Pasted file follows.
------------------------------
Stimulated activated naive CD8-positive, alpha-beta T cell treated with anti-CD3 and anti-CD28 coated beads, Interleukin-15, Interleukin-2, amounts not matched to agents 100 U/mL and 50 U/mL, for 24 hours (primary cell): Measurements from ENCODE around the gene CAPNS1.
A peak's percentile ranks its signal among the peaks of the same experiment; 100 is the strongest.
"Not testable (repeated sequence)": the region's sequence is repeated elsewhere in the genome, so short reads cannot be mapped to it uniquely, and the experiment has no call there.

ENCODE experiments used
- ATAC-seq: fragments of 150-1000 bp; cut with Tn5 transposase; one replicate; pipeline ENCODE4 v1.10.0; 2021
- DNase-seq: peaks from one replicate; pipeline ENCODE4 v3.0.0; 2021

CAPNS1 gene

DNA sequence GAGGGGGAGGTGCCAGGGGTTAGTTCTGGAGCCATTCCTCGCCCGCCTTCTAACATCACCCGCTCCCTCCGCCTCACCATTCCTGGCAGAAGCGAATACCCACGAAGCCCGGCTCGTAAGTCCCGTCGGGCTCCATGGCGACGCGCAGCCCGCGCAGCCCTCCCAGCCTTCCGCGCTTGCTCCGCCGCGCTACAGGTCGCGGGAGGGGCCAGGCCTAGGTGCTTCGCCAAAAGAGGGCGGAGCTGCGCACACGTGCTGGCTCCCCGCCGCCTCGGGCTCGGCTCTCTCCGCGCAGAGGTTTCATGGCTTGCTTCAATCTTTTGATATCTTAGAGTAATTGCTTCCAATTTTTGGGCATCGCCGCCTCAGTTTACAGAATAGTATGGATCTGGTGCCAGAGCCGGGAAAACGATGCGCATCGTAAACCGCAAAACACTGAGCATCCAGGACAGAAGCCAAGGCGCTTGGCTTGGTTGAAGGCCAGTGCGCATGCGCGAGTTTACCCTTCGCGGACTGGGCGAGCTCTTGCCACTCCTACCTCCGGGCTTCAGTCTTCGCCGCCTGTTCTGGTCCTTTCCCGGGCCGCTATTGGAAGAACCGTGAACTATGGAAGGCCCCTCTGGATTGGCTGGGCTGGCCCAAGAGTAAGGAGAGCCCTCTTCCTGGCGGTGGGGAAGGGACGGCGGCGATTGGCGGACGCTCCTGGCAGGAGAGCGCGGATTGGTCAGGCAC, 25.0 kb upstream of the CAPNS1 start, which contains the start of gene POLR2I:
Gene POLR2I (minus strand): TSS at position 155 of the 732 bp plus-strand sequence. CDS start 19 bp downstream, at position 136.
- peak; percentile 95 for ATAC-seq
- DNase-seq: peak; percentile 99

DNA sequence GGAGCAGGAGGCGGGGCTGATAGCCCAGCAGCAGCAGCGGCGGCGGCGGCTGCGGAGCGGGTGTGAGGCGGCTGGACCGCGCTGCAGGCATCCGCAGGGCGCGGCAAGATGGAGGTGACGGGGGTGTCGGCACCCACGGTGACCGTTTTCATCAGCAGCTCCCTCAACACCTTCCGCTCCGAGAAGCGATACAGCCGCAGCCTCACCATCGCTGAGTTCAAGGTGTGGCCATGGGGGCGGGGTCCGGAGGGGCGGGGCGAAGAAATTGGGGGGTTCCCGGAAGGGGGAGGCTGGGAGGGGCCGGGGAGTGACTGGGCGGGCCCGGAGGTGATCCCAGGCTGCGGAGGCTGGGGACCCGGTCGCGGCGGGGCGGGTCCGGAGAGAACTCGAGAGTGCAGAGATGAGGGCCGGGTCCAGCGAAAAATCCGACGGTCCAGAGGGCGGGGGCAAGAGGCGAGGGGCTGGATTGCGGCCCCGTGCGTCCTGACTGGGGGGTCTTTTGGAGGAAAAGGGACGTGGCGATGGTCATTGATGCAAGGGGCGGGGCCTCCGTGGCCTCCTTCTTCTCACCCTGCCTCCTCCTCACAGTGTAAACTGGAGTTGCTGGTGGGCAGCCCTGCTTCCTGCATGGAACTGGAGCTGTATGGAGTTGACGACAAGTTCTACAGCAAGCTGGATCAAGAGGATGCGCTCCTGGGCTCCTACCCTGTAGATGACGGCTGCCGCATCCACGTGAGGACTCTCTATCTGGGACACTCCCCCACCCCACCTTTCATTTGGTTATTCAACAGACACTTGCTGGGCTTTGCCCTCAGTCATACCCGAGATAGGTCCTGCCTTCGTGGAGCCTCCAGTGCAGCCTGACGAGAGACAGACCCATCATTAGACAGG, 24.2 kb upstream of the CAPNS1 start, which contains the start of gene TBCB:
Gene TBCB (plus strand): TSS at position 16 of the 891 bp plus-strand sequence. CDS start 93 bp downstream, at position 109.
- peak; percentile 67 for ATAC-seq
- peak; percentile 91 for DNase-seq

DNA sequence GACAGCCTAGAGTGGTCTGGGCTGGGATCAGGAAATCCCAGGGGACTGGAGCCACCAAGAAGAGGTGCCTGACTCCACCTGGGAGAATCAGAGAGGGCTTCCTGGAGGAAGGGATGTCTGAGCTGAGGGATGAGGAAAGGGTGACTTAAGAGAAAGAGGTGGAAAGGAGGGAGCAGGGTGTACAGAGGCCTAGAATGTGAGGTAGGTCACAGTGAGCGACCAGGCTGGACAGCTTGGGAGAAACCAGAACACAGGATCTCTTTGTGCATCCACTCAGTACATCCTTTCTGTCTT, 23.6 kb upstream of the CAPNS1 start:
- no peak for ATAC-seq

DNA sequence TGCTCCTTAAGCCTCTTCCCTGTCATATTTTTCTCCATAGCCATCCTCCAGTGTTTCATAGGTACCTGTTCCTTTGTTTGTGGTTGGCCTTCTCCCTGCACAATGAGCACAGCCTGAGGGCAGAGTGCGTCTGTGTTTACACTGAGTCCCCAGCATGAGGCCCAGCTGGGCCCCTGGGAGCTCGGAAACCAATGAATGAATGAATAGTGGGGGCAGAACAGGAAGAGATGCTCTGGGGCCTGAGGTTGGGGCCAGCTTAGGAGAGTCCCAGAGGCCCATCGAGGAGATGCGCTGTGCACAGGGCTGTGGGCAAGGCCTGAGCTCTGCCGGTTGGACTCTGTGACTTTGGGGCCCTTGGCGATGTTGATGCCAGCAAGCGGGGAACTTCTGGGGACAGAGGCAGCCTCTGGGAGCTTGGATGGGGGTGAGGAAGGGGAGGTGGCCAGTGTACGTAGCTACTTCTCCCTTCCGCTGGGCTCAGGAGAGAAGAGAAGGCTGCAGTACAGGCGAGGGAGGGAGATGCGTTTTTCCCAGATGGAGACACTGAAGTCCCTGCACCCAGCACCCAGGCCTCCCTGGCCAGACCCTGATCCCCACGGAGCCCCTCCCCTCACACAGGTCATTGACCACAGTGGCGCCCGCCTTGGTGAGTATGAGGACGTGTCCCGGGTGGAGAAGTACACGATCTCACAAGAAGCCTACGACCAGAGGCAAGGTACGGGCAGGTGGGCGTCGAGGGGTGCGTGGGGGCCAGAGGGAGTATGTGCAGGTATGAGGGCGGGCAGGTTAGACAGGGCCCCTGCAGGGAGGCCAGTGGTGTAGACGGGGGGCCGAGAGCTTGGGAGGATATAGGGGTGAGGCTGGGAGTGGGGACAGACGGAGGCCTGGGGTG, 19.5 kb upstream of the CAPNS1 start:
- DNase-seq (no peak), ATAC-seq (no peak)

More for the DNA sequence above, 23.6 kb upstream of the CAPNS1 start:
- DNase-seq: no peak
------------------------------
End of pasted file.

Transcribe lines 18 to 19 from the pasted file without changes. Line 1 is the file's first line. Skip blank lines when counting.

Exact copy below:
DNA sequence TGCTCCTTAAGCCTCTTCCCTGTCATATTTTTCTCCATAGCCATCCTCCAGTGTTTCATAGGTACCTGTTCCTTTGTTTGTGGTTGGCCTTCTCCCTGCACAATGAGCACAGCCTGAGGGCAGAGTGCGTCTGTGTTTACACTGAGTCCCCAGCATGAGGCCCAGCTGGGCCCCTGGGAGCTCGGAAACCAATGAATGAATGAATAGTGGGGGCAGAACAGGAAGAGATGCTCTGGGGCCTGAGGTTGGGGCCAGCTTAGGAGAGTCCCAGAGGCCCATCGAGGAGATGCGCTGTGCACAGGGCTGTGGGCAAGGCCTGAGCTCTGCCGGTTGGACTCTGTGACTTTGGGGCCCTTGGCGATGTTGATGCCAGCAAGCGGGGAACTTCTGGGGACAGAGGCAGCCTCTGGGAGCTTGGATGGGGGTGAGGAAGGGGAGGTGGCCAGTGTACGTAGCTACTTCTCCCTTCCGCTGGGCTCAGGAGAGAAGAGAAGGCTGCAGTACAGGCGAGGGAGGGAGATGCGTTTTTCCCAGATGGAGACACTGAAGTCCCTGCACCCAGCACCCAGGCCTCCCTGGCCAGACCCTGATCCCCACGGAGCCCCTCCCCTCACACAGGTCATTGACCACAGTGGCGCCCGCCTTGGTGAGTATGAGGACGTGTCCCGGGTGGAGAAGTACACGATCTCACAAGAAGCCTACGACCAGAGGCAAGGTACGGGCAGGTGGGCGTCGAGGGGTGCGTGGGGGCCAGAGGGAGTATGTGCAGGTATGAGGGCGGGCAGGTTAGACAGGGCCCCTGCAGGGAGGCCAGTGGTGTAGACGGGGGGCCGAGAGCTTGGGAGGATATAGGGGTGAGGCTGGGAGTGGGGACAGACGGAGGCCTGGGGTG, 19.5 kb upstream of the CAPNS1 start:
- DNase-seq (no peak), ATAC-seq (no peak)